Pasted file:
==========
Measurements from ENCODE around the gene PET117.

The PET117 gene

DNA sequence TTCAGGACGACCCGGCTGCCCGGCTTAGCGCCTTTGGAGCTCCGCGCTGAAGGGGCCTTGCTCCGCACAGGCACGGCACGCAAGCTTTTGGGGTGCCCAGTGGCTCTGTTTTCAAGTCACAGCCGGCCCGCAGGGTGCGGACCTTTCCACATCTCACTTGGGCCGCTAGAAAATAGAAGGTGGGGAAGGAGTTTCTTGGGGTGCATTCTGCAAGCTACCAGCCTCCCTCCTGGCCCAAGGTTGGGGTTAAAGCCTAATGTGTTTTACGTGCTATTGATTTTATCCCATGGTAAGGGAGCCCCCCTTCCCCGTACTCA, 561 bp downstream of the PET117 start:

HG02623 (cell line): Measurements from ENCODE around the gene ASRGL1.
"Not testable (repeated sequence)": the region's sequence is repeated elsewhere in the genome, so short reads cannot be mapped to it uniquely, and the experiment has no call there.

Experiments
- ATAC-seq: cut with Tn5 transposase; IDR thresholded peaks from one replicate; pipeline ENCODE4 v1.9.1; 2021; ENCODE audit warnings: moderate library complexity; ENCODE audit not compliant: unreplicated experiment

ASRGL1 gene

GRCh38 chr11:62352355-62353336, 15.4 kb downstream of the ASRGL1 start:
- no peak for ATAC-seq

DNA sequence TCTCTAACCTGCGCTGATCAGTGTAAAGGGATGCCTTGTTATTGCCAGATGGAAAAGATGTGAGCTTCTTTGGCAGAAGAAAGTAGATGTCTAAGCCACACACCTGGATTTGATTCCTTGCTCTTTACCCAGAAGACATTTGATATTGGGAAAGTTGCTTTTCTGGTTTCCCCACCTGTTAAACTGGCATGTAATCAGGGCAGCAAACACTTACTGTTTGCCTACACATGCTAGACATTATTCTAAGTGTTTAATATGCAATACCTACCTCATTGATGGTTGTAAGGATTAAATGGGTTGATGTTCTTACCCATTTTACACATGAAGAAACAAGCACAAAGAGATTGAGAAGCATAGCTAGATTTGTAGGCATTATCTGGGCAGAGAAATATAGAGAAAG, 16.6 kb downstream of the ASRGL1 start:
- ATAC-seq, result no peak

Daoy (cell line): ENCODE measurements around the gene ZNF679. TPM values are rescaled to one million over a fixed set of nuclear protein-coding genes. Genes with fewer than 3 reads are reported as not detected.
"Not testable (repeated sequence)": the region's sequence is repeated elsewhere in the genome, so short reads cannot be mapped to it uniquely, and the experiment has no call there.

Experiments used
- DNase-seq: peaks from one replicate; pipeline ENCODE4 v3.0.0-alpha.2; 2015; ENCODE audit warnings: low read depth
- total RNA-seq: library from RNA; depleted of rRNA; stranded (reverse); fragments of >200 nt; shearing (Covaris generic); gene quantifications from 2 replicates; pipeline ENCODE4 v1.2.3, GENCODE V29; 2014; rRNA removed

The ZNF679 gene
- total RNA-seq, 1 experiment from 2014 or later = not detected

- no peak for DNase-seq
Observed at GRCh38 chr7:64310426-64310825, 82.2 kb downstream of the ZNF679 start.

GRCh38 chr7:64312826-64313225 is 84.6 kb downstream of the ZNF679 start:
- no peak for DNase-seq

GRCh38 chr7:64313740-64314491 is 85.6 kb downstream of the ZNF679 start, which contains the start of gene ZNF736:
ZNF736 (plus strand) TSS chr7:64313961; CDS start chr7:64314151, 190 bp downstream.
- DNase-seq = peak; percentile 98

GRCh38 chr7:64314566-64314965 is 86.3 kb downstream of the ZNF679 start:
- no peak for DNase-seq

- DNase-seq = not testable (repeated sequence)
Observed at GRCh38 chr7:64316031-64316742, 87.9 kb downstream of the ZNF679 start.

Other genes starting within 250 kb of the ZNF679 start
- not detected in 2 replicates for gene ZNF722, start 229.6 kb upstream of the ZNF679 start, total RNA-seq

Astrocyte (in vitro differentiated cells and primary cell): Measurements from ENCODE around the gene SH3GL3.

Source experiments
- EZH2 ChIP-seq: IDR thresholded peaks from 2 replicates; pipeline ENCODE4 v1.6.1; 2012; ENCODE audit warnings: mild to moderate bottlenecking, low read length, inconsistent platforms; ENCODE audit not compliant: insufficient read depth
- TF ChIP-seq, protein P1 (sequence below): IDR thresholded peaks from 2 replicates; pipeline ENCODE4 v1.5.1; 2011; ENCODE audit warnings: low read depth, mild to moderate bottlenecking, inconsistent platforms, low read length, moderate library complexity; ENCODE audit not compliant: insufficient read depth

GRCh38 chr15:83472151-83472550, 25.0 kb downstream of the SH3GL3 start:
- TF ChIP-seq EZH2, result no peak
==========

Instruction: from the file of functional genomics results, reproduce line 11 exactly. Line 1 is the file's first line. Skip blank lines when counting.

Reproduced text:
DNA sequence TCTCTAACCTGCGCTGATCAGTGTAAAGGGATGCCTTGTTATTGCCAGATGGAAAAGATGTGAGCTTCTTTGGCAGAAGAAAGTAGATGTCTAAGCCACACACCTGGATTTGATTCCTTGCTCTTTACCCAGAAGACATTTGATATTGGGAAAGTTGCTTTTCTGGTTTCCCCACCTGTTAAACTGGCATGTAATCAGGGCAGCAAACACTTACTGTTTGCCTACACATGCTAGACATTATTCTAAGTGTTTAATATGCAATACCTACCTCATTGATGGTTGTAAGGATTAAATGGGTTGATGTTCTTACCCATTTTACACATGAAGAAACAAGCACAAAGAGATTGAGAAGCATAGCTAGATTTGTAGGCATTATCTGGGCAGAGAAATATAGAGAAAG, 16.6 kb downstream of the ASRGL1 start: